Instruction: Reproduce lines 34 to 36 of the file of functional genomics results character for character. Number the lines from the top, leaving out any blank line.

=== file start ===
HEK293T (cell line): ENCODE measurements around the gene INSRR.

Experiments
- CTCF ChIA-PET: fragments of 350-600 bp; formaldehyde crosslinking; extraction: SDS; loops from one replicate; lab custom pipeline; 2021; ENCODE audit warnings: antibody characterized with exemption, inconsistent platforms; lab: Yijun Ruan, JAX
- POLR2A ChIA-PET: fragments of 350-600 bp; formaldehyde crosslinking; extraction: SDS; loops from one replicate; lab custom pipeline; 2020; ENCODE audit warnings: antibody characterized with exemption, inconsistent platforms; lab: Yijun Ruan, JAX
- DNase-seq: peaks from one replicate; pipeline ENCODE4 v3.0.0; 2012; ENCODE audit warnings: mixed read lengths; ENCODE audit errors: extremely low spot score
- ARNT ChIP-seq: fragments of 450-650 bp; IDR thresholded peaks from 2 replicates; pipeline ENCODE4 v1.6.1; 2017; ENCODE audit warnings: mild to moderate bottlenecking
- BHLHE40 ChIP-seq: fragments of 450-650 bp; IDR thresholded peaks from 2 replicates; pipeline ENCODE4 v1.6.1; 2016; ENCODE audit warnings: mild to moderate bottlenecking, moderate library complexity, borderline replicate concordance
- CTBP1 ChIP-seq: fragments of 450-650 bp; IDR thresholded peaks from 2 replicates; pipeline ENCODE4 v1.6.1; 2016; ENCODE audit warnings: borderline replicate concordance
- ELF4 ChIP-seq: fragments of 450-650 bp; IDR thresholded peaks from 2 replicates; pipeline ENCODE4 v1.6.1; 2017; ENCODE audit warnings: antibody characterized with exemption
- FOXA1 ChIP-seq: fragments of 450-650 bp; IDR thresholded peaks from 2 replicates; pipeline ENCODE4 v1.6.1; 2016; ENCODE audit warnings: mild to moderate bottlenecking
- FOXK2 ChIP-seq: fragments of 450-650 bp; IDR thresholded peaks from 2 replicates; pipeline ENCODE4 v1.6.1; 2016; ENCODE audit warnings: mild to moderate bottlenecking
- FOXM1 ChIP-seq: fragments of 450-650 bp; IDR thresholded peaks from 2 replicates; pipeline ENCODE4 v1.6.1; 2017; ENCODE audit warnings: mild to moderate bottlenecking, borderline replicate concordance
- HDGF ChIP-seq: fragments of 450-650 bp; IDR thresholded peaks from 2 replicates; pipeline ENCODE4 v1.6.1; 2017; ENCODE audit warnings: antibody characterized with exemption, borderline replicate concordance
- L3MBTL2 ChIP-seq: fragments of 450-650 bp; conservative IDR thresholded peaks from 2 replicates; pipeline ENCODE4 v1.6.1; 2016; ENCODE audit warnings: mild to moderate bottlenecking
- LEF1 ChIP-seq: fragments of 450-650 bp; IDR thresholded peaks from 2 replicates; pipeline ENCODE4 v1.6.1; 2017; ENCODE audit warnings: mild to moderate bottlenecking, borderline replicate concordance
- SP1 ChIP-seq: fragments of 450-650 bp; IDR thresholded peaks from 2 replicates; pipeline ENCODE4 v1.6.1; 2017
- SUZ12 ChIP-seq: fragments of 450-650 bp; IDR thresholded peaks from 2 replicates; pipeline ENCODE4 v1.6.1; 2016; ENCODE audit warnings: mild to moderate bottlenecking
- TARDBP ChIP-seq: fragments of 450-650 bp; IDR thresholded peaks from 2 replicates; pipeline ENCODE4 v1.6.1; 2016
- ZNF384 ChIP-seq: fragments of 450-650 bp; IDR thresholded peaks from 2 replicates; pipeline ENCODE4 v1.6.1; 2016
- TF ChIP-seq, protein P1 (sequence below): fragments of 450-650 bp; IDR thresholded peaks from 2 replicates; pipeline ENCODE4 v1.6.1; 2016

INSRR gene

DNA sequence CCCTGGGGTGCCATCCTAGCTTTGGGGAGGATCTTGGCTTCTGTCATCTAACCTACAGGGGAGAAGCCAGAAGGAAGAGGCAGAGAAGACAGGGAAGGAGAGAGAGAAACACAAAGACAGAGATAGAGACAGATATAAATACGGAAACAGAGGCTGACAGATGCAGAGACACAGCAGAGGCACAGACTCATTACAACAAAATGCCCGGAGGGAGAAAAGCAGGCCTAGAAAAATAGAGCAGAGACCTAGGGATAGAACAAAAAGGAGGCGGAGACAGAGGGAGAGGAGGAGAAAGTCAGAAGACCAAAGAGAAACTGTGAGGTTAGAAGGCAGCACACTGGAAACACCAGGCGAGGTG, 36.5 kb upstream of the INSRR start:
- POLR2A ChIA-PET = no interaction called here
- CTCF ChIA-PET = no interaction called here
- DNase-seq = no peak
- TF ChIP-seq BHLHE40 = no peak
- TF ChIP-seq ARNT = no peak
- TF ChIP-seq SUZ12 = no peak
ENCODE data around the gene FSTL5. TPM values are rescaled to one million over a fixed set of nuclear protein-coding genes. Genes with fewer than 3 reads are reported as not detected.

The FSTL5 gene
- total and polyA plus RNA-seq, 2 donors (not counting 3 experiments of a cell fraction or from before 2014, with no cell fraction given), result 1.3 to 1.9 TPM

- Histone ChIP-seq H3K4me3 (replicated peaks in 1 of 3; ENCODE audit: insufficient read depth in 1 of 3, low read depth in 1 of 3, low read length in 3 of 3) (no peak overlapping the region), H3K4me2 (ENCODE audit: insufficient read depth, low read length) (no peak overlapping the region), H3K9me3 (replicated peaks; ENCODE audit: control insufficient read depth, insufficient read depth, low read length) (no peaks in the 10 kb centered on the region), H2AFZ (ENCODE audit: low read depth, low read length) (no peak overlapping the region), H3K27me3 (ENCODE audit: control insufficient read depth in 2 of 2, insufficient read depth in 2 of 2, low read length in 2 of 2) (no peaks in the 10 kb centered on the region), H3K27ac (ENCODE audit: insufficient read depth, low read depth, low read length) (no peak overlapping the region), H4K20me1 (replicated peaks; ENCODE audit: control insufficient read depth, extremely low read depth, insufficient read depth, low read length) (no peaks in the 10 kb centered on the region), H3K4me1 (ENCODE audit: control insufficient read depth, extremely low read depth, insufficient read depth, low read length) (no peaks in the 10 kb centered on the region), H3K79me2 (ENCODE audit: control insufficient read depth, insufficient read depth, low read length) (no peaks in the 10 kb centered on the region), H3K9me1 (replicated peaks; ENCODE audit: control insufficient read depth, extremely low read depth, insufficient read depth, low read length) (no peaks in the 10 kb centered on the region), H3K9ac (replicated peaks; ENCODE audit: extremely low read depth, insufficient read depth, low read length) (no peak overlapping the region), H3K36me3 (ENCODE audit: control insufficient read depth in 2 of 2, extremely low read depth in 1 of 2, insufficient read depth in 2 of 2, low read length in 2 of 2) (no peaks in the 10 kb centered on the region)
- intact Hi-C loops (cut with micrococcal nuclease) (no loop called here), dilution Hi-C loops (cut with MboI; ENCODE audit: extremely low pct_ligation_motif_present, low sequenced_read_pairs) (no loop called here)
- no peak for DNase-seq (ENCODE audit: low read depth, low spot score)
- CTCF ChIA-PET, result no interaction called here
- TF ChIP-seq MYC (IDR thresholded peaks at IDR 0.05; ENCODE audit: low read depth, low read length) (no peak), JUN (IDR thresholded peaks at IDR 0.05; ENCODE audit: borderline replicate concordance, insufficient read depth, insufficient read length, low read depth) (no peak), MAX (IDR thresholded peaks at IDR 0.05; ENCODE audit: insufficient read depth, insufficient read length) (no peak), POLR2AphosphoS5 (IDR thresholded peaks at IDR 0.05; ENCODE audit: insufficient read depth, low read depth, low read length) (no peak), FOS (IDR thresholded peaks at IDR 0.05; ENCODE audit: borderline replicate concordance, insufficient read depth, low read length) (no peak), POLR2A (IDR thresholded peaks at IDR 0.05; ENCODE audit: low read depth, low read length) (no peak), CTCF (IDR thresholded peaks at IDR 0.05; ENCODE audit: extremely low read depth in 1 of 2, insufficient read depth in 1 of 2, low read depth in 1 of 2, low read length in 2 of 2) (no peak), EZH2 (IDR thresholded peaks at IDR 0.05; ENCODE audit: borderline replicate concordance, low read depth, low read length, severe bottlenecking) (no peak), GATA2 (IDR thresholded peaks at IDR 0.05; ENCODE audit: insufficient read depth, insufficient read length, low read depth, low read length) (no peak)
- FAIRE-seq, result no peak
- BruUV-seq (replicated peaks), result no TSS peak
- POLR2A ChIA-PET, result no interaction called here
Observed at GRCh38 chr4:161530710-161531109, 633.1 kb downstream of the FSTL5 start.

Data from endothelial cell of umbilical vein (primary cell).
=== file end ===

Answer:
- no peak for DNase-seq (ENCODE audit: low read depth, low spot score)
- CTCF ChIA-PET, result no interaction called here
- TF ChIP-seq MYC (IDR thresholded peaks at IDR 0.05; ENCODE audit: low read depth, low read length) (no peak), JUN (IDR thresholded peaks at IDR 0.05; ENCODE audit: borderline replicate concordance, insufficient read depth, insufficient read length, low read depth) (no peak), MAX (IDR thresholded peaks at IDR 0.05; ENCODE audit: insufficient read depth, insufficient read length) (no peak), POLR2AphosphoS5 (IDR thresholded peaks at IDR 0.05; ENCODE audit: insufficient read depth, low read depth, low read length) (no peak), FOS (IDR thresholded peaks at IDR 0.05; ENCODE audit: borderline replicate concordance, insufficient read depth, low read length) (no peak), POLR2A (IDR thresholded peaks at IDR 0.05; ENCODE audit: low read depth, low read length) (no peak), CTCF (IDR thresholded peaks at IDR 0.05; ENCODE audit: extremely low read depth in 1 of 2, insufficient read depth in 1 of 2, low read depth in 1 of 2, low read length in 2 of 2) (no peak), EZH2 (IDR thresholded peaks at IDR 0.05; ENCODE audit: borderline replicate concordance, low read depth, low read length, severe bottlenecking) (no peak), GATA2 (IDR thresholded peaks at IDR 0.05; ENCODE audit: insufficient read depth, insufficient read length, low read depth, low read length) (no peak)